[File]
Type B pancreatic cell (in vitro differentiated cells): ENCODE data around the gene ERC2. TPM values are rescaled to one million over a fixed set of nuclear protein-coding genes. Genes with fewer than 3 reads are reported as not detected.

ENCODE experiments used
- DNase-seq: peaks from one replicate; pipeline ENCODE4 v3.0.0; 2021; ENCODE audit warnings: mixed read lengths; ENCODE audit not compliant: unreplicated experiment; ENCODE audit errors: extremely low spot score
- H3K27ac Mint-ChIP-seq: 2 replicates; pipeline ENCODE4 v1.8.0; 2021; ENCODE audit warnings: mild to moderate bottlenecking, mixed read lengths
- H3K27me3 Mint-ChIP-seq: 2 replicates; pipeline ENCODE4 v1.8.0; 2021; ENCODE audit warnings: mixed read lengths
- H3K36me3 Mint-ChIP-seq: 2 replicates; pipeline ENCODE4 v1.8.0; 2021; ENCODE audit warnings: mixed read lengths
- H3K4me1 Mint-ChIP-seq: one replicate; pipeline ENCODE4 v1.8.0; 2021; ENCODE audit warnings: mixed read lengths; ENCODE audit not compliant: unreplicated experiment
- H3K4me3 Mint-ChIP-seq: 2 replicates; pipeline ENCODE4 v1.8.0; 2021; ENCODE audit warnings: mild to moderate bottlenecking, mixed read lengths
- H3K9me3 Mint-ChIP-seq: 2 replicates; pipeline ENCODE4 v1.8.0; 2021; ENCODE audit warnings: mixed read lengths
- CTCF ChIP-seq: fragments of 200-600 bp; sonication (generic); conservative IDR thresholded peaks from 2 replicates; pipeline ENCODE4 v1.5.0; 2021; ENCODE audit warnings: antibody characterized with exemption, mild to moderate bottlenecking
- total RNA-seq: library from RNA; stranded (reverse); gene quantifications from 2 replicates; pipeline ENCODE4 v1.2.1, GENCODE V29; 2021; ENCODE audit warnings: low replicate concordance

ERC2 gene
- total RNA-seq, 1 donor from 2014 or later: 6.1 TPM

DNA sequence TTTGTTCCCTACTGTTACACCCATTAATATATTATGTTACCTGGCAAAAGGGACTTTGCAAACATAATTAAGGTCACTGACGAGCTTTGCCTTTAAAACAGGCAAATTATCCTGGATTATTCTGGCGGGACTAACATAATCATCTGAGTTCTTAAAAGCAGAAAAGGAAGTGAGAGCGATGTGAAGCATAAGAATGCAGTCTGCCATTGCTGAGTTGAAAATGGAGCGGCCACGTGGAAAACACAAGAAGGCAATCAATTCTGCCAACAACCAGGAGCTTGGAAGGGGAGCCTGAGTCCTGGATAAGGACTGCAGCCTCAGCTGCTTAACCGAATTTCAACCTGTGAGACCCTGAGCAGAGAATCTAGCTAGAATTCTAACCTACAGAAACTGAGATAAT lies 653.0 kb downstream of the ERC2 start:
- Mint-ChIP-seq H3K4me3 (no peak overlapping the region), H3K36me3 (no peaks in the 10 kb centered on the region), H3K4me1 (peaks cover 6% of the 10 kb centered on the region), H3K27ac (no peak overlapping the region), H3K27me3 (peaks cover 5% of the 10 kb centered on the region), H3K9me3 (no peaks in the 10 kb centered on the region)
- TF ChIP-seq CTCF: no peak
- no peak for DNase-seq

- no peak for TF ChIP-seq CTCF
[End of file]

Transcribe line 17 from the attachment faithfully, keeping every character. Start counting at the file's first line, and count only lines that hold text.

- no peak for DNase-seq